Pradhan: We are consciously underplaying the government sector for now because sales cycles are too long. Those accounts require lot of effort, time and investment, and we do not have the bandwidth. However, we do have wins in the space, including an elite set of organizations under CSIR (Council of Scientific and Industrial Research). We first need to build credibility and product visibility across the private segment. Right now government is on a slow burner, but we will fuel it more next year.
CW: What is your partner approach--and experience--been like?
Pradhan: We have a 100 percent channel-driven model, and Inflow is our India distributor. We have OEM relationships with Dell and Hitachi, as they have, in a way, white labeled our products. We also work with large SIs like HCL, TCS, Wipro, and Infosys as they drive large government, PSU and private projects.
Till we came into play, tier-II partners were working with other storage vendors. Gradually, some of them cut back from selling competing products or increased their engagement with us. We are addressing this important community through our participation in various tech summits.
The most active vehicle is the tier-II channel. Last year, almost 70 percent of our Indian revenues were derived through this channel. To execute large a number of transactions and articulate value faster to customers, our dependency on tier-II channels is high. This route gives us a wide geographical reach, and the partners have long-term relationships with their top enterprise customers.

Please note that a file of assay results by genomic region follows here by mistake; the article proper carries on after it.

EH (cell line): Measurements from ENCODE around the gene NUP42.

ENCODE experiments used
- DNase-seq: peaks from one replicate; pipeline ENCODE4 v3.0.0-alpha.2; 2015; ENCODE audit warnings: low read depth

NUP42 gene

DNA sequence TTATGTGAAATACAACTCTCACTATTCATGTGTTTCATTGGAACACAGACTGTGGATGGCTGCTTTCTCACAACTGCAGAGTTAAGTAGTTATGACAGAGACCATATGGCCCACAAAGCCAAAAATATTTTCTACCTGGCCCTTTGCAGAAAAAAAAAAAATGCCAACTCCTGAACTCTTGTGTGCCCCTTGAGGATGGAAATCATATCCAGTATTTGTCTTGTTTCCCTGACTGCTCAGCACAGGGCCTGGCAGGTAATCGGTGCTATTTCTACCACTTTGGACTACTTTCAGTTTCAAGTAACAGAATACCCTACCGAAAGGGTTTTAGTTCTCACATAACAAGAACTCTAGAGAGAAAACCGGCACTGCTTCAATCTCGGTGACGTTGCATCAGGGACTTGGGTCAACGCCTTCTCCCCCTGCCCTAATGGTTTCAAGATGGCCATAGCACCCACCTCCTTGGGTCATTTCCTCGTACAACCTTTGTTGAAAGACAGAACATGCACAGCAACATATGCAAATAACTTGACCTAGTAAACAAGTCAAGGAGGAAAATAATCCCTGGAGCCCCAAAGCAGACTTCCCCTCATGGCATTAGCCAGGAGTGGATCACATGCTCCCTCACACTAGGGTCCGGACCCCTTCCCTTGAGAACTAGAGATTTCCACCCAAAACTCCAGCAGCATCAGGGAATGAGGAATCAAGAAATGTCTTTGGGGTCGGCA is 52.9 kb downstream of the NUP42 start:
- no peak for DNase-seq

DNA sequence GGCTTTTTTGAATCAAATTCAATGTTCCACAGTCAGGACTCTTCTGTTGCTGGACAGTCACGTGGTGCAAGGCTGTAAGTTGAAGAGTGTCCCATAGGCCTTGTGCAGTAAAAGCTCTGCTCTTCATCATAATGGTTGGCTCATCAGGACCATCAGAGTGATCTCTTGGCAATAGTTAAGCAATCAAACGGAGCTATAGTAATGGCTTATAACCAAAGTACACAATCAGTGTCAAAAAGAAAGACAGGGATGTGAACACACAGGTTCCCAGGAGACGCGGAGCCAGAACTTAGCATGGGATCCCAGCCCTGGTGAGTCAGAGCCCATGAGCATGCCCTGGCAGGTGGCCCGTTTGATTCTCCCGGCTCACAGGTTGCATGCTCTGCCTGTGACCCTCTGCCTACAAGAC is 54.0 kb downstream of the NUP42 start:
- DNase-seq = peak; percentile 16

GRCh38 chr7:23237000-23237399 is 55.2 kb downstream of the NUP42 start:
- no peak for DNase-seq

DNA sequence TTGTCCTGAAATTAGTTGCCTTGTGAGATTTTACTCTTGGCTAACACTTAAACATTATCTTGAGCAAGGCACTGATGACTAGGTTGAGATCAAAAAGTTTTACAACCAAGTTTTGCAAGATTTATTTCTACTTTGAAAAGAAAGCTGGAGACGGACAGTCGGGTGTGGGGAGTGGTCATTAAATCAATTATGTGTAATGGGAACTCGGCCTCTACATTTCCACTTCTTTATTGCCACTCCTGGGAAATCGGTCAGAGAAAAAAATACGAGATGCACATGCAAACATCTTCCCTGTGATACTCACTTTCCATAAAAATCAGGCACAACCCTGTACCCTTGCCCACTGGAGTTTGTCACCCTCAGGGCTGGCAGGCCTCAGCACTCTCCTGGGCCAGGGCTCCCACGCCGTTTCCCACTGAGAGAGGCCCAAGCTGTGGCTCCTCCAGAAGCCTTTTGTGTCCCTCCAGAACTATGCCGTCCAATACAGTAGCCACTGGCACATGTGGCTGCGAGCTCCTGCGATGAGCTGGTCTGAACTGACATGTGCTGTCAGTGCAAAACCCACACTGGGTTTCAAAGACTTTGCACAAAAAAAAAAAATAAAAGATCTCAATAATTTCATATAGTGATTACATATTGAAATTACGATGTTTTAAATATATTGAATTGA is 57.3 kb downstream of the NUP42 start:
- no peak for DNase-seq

CW: How many channel partners would suffice for a country like India?
Pradhan: The plan is not to exceed 100 partners for India and Sri Lanka, as too many partners ends up commoditizing a product. The traditional IT consumption cities have expanded beyond the top nine to places like Nagpur, Pune, Nashik, Lucknow, and towns in Kerala and Orissa among others. Hence, the roadmap is to have a geographic spread of partners.
CW: Which revenue model is more popular with modern organizations: On-premise or the cloud?
Pradhan: On-premise is popular as it follows traditional licensing according to infrastructure, servers, storage, and etcetera. The CLA (capacity license agreement) model introduced two years ago, priced by the size of data, is finding more acceptance. Customers choose a model depending on what makes business sense for them rather than what makes business sense to us.
The managed services provider (MSP) model has been our strength as RackSpace uses Simpana at the back end. MSPs charge a subscription to their customers and we charge MSPs. The consortium of HP partners--All Time IT Solutions--has CommVault as their storage partner. With the current drive towards the cloud, both SMBs and enterprises prefer the MSP model. We proactively introduced the MSP model few years ago when most competitors were far from doing so.
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